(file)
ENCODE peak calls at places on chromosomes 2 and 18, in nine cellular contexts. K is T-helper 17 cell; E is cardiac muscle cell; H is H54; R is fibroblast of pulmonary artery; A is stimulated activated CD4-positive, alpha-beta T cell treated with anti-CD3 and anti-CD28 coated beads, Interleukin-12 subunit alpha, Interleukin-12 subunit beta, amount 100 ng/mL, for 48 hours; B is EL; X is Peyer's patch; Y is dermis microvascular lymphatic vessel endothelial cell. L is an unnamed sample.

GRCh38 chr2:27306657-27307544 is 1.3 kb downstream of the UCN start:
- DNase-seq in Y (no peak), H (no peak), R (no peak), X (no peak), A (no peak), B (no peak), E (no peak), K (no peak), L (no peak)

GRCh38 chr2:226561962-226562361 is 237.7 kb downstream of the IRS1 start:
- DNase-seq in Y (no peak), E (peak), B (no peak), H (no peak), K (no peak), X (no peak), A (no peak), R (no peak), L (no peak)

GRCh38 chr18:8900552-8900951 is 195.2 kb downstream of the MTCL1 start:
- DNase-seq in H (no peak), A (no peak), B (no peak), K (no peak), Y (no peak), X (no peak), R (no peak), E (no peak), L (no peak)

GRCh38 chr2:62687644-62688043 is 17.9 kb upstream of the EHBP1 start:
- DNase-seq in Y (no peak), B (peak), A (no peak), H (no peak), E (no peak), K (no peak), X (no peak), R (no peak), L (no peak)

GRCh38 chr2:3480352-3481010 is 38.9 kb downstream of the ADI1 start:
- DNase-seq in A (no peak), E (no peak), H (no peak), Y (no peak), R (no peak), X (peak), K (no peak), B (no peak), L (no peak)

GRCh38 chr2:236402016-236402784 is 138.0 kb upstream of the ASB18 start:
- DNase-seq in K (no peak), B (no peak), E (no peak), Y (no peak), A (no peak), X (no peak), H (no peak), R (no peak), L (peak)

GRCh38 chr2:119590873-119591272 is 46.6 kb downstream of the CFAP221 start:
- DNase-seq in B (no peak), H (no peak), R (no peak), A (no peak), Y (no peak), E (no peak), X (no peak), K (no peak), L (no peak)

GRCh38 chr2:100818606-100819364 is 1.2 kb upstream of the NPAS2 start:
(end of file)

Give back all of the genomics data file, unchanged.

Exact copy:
ENCODE peak calls at places on chromosomes 2 and 18, in nine cellular contexts. K is T-helper 17 cell; E is cardiac muscle cell; H is H54; R is fibroblast of pulmonary artery; A is stimulated activated CD4-positive, alpha-beta T cell treated with anti-CD3 and anti-CD28 coated beads, Interleukin-12 subunit alpha, Interleukin-12 subunit beta, amount 100 ng/mL, for 48 hours; B is EL; X is Peyer's patch; Y is dermis microvascular lymphatic vessel endothelial cell. L is an unnamed sample.

GRCh38 chr2:27306657-27307544 is 1.3 kb downstream of the UCN start:
- DNase-seq in Y (no peak), H (no peak), R (no peak), X (no peak), A (no peak), B (no peak), E (no peak), K (no peak), L (no peak)

GRCh38 chr2:226561962-226562361 is 237.7 kb downstream of the IRS1 start:
- DNase-seq in Y (no peak), E (peak), B (no peak), H (no peak), K (no peak), X (no peak), A (no peak), R (no peak), L (no peak)

GRCh38 chr18:8900552-8900951 is 195.2 kb downstream of the MTCL1 start:
- DNase-seq in H (no peak), A (no peak), B (no peak), K (no peak), Y (no peak), X (no peak), R (no peak), E (no peak), L (no peak)

GRCh38 chr2:62687644-62688043 is 17.9 kb upstream of the EHBP1 start:
- DNase-seq in Y (no peak), B (peak), A (no peak), H (no peak), E (no peak), K (no peak), X (no peak), R (no peak), L (no peak)

GRCh38 chr2:3480352-3481010 is 38.9 kb downstream of the ADI1 start:
- DNase-seq in A (no peak), E (no peak), H (no peak), Y (no peak), R (no peak), X (peak), K (no peak), B (no peak), L (no peak)

GRCh38 chr2:236402016-236402784 is 138.0 kb upstream of the ASB18 start:
- DNase-seq in K (no peak), B (no peak), E (no peak), Y (no peak), A (no peak), X (no peak), H (no peak), R (no peak), L (peak)

GRCh38 chr2:119590873-119591272 is 46.6 kb downstream of the CFAP221 start:
- DNase-seq in B (no peak), H (no peak), R (no peak), A (no peak), Y (no peak), E (no peak), X (no peak), K (no peak), L (no peak)

GRCh38 chr2:100818606-100819364 is 1.2 kb upstream of the NPAS2 start: